"All the time I'm not writing I feel like a criminal." -Fran Lebowitz

Wednesday, November 26, 2014


So far on this trip (knocks wood), there have only been two moments where I thought I was amidst legitimate danger. One of those moments was in Hong Kong. I blame Couchsurfing.*

*Not really.

To date, I haven’t used Couchsurfing for accommodations, to actually surf a couch (this may change when I return to the States and find myself homeless). But Couchsurfing isn’t only a website where hosts and guests can arrange a place to stay, but also a place on the Internet where people who are strangers in a particular city can arrange to meet and just hang out. It’s a valuable resource for those of us traveling alone, allowing us to meet like-minded souls and break the solitude every once in a while. You meet “friends” at a bar, attend a comedy night, have dinner, and such…

I thought I’d give it a try. Before traveling to Hong Kong, I decided to see if there was anybody posting on the site who was interested in meeting up and doing something during my time there. There were plenty of people; in fact, my host in the city by sheer coincidence was attending a Couchsurfing event at a bar the night. He asked me to tag along, and I had a wonderful time. I chatted with a woman who would later show me the Umbrella Revolution, and I met several people who were interested in taking a hike on the Tai Tam Country Trail the next day. Would I like to join them?

Sounded fun, I said. Sign me up.

The next morning at 11am I met a group of both travelers and locals at the Shau Kei Wan subway stop. There were seven of us: two local men, a woman from Malaysia (who had to catch a plane at 6pm), a Chinese woman, a Polish woman and a Ukrainian woman, both working in mainland China, and me, the elder statesman American (Couchsurfing does seem to be a domain of the twenty-somethings). A jovial group, we first bought water and supplies at a 7-11, where I was gently mocked for buying a large, liter bottle, then took pictures in an urban village, and finally made our way into the Tai Tam Park. Walking past the entrance and up a pretty steep path, we finally stopped at a set of brown, concrete steps that led into a thicket of trees, up the hill.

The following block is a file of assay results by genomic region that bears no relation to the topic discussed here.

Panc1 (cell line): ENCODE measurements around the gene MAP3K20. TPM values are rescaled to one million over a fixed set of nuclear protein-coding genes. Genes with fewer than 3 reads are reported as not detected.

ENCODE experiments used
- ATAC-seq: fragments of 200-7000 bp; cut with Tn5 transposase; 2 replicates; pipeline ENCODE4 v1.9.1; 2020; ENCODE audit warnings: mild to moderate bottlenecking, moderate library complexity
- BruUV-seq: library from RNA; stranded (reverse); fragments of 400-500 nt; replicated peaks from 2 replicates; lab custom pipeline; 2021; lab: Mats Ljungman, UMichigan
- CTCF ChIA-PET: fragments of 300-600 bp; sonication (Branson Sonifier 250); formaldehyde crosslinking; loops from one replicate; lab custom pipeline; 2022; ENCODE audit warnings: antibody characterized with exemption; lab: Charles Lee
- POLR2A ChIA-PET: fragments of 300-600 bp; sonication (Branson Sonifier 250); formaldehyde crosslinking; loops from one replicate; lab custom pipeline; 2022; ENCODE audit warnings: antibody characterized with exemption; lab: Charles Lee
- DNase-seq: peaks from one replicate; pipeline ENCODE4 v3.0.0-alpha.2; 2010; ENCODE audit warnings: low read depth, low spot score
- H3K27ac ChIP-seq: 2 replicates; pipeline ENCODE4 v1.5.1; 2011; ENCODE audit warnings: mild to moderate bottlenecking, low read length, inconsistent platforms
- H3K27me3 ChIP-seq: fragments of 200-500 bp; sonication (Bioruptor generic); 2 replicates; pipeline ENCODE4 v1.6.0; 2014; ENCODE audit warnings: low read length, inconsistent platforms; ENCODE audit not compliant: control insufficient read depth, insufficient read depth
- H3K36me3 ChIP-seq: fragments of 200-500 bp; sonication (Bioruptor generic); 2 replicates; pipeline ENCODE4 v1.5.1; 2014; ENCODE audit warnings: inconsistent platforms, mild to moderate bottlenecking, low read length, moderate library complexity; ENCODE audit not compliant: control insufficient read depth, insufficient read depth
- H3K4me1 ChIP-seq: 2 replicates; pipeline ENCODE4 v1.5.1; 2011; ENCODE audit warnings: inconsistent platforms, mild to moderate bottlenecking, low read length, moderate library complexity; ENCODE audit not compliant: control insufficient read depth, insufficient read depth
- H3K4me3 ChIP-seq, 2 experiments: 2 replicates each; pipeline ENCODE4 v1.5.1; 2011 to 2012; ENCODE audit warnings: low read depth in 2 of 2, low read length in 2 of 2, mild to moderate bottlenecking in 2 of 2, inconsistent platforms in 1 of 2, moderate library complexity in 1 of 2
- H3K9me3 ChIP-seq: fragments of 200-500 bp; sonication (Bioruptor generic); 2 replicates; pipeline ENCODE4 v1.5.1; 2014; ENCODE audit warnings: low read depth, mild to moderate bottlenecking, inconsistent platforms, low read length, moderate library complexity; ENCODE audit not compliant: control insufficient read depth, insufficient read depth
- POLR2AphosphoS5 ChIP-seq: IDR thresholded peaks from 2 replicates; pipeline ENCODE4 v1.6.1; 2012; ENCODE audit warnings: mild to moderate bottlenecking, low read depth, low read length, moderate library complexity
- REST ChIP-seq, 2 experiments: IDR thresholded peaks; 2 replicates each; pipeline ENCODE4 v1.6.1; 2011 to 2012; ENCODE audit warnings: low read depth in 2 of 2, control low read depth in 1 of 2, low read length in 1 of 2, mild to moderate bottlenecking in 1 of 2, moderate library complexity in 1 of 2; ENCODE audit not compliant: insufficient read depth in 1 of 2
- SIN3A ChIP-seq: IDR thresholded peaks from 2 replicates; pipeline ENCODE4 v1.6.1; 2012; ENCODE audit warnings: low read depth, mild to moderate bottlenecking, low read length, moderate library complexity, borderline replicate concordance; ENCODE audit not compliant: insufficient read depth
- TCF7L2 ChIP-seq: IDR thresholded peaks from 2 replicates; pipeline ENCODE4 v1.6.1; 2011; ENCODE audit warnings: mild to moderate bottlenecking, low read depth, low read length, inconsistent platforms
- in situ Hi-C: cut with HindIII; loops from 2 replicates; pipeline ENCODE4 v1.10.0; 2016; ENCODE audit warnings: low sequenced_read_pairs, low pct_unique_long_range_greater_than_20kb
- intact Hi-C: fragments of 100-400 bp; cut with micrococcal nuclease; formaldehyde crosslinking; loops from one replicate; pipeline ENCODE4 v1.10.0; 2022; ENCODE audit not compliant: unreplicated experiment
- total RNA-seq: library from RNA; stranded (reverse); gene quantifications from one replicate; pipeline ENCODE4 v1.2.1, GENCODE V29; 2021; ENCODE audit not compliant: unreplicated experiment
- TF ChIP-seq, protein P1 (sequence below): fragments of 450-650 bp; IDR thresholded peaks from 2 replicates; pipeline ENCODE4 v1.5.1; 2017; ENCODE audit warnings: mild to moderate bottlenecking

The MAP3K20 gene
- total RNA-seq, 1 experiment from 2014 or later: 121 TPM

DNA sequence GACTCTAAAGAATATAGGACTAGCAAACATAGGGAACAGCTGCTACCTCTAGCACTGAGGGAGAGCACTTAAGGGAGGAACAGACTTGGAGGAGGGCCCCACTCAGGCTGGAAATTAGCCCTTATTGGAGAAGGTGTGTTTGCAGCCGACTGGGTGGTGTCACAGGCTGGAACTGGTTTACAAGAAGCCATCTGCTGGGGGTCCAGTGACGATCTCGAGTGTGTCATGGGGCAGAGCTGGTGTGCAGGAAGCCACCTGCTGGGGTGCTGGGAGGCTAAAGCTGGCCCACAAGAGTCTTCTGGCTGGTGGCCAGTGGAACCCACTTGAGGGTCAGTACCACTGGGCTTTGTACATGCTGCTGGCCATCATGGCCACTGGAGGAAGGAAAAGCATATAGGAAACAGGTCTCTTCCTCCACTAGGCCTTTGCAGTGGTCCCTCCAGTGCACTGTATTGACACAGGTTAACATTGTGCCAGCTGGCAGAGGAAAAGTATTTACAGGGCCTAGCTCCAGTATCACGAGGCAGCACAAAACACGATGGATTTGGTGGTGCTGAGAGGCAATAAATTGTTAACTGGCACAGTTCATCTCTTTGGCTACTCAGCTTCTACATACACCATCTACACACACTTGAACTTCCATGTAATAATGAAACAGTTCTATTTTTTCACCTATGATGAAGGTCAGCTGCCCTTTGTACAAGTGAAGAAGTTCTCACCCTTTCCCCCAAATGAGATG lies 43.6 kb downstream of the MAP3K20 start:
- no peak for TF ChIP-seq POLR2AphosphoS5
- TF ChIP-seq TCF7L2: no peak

This was the beginning of the trail. But there was no way to tell where it led, or how far. My mind flashed, as it often does, on GHOSTBUSTERS:



DR. STANTZ: Hey! Which way do these stairs go?
DR. VENKMAN (Bill Murray): (looking) They go up.

One of the Hong Kong men, our nominal leader, pointed at the steps. “Shall we start?” he asked. He was chomping at the bit.

“How long is the trail?” I asked.

He thought for a moment, calculating. “Five hundred meters?” he said.

I looked at the group. While most of the group already seemed impatient that we hadn’t taken off up the hill already, the Malaysian and Chinese woman were already out of breath, the Malaysian with her hands on her knees. They had struggled even with the path from the park’s entrance. I didn’t give a shit how long the trail was; I'd walked every day on this trip. Half of the sights I had seen in eight countries seemed to be at the top of an endless staircase. I had been walking around the continents of Australia and Asia for what seemed like three straight months already. But it seemed like full disclosure was needed for everyone before they signed on. “How long do you think it’ll take?”

More thinking, more calculating. “An hour?”

“Okay,” I said.